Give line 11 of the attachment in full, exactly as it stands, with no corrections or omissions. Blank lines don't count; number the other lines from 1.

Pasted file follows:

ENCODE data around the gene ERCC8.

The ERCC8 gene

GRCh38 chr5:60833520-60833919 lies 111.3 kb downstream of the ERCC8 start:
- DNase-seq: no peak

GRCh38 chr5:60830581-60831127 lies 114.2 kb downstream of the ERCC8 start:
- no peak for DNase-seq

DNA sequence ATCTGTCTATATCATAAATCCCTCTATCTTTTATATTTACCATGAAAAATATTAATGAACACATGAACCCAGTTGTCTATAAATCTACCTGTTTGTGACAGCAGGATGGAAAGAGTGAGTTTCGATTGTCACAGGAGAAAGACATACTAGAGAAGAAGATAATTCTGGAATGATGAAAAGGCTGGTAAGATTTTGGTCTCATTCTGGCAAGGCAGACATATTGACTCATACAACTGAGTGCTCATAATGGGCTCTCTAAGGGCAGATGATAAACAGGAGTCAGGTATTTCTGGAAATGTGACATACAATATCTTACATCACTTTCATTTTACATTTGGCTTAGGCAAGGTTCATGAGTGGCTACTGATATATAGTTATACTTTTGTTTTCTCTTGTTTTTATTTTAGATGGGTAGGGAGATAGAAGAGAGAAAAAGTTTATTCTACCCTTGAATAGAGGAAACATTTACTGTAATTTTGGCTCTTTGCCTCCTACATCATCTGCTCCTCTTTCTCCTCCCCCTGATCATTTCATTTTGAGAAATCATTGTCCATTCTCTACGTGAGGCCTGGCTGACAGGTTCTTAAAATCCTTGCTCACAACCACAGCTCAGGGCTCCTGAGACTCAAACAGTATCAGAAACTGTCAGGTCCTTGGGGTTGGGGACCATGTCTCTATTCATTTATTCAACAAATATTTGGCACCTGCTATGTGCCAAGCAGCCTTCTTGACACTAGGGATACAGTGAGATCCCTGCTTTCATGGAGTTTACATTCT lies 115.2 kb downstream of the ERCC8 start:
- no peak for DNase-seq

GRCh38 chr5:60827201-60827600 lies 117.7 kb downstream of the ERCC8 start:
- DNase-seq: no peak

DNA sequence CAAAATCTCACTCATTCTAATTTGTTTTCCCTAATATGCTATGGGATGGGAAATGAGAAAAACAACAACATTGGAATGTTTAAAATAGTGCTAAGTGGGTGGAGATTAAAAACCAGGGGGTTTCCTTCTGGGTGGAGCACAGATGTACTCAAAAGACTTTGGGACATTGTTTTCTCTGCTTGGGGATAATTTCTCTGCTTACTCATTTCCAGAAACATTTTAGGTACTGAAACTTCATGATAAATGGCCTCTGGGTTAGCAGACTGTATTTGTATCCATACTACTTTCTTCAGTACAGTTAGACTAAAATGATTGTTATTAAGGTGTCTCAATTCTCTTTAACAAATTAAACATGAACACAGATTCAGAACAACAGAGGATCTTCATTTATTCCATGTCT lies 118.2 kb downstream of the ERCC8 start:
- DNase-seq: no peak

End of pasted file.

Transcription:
DNA sequence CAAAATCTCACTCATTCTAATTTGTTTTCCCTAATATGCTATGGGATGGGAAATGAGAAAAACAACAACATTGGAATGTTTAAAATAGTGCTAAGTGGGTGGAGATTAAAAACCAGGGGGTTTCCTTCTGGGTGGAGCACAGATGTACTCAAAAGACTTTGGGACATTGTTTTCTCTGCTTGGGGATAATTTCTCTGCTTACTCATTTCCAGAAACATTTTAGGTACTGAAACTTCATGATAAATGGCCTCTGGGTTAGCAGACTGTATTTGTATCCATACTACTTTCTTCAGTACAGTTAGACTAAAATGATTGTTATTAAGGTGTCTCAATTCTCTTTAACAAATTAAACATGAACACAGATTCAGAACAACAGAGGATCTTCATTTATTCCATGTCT lies 118.2 kb downstream of the ERCC8 start: